Clownfish: The Colorful and Curious Creatures of the Coral Reefs

| Updated: July 13, 2023
Huge school of clownfish hosting multiple anemones

What comes to your mind when you hear the word clownfish? If you are like most people, you probably think of Nemo, the adorable and adventurous fish from the movie Finding Nemo. But did you know that clownfish are also amazing animals in real life? Their unique features, behaviors, and relationships make them stand out among other fish. In this article, you will discover some of the secrets of clownfish, such as how they live, what they eat, how they reproduce, and how they survive in the wild. You will also learn some tips on how to keep clownfish as pets if you are interested in having these colorful and curious creatures in your home.

What are Clownfish?

Clownfish are a type of small fish that belong to the same family as damselfish, which includes about 370 species. Clownfish are also called anemonefish because they have a special bond with sea anemones, which are animals that look like plants but have stinging tentacles. Clownfish are found in warm waters of the Indian and Pacific Oceans, in reefs or lagoons that are protected from strong waves.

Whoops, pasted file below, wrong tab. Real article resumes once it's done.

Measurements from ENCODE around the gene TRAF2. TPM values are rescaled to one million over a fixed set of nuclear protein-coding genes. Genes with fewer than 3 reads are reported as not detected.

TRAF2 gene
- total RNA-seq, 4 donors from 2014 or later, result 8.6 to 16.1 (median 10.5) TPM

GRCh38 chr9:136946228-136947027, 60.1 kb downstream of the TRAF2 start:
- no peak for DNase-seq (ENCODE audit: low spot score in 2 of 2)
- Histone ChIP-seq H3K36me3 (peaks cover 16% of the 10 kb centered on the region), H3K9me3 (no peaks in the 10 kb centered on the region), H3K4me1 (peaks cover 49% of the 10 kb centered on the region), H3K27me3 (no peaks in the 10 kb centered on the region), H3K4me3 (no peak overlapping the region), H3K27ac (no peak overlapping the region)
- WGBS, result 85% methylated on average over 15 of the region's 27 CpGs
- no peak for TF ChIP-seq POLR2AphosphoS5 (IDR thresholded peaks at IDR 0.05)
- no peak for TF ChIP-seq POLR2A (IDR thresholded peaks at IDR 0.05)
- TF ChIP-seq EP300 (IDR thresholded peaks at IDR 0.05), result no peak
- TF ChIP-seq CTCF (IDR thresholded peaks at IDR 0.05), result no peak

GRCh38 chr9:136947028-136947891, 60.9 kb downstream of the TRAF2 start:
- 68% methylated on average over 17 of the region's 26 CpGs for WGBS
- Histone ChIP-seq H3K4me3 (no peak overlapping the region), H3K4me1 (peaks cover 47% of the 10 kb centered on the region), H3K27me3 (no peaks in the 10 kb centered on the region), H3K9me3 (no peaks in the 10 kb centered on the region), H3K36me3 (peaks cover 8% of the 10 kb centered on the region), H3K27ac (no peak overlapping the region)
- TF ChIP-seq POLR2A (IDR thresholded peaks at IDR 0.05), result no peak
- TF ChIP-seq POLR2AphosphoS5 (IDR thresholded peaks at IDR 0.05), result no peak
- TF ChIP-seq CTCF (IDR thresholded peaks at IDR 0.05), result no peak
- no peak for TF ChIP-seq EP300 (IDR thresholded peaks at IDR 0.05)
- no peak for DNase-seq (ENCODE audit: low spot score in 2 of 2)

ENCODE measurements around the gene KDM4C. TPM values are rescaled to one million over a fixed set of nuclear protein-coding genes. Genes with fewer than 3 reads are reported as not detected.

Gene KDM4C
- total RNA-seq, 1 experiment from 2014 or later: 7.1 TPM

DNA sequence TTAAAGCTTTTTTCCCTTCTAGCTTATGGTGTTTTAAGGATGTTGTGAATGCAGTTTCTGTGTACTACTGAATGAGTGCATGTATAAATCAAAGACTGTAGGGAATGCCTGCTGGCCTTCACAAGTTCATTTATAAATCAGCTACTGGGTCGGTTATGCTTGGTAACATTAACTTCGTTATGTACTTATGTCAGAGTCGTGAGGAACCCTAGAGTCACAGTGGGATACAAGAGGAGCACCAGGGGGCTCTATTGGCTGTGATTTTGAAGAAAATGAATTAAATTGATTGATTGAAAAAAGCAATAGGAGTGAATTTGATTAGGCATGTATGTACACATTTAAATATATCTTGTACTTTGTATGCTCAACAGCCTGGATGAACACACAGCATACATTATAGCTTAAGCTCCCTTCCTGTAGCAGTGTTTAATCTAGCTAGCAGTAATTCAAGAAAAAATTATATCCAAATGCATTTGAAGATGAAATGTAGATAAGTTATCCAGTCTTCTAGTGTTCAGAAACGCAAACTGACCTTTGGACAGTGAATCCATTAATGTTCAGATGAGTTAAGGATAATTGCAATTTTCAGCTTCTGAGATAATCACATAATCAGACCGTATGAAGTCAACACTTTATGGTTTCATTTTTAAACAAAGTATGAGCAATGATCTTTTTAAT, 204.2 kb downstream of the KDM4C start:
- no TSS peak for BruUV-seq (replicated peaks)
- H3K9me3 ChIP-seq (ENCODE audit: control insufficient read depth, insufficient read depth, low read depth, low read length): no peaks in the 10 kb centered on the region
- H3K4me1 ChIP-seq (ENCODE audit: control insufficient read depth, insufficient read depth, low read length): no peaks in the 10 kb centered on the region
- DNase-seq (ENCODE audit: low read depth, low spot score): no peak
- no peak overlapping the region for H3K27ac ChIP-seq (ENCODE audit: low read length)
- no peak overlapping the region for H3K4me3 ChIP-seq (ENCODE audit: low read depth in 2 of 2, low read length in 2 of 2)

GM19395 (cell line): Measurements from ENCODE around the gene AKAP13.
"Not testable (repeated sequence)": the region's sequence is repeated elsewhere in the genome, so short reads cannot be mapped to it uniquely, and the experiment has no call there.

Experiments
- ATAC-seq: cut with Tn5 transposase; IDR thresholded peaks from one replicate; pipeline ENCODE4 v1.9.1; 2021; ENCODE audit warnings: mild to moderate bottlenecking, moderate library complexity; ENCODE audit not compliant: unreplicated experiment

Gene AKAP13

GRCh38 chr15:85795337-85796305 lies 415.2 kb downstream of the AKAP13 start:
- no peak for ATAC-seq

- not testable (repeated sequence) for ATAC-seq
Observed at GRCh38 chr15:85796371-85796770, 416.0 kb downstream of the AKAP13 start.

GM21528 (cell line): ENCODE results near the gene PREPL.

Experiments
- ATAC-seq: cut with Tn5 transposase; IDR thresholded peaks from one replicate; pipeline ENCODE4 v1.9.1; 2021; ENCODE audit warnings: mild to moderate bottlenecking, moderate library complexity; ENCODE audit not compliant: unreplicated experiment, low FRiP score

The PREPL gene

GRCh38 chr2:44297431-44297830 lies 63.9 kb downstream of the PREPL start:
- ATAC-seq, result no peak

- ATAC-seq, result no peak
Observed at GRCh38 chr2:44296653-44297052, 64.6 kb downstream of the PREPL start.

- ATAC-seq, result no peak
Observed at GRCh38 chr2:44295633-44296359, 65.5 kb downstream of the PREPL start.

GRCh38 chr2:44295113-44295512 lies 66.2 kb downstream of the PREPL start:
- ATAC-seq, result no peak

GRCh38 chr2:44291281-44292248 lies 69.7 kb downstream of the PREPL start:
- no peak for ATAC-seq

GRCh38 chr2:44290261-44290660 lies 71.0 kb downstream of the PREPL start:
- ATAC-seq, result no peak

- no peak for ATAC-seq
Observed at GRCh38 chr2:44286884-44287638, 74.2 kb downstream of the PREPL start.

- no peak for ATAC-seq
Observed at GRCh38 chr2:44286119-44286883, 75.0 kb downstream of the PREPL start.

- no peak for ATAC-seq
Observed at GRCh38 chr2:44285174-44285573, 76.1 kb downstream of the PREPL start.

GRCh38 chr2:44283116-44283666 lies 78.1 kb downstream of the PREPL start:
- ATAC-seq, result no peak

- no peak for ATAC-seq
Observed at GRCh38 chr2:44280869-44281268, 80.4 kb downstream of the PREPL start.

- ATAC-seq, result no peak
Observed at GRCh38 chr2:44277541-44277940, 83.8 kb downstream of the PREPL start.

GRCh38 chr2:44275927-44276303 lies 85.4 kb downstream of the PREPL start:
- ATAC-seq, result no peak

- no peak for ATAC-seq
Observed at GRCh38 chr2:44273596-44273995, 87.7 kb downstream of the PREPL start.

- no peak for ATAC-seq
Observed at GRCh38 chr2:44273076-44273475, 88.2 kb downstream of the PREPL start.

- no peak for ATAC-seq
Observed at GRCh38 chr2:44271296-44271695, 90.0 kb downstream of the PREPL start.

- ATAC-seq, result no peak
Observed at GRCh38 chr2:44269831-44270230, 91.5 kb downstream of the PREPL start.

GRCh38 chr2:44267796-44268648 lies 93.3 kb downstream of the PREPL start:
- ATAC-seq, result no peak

There are at least 30 different species of clownfish, each with its own colors and patterns. Some of the most common ones are:

  • The ocellaris clownfish (Amphiprion ocellaris), also known as the false percula clownfish or the common clown fish. This is the species that Nemo belongs to in the movie. It has a bright orange body with three white bands and black edges.
  • The percula clownfish (Amphiprion percula), also known as the true percula clownfish or the clown anemonefish. This species looks very similar to the ocellaris clownfish, but has thicker black edges and smaller white bands.
  • The clarkii clownfish (Amphiprion clarkii), also known as the Clark’s anemonefish or the yellowtail clownfish. This species has a dark brown or black body, two or three white bands, and a yellow tail.

Species Overview

Scientific Name
Amphiprion Sp.
Common Names
Clownfish, Anemone fish
Indian and Pacific Oceans
Adult Size
2 to 3 inches average, (6+ for some species)
Life Expectancy
4 to 6 years in captivity
Minimum Tank Size
10 Gallons
Captive Breedable

How do Clownfish and Sea Anemones Help Each Other?

One of the most remarkable things about clownfish is their relationship with sea anemones. They live together in a way that benefits both of them. This is called a symbiotic relationship. In this case, the clownfish and the sea anemone provide protection and food for each other.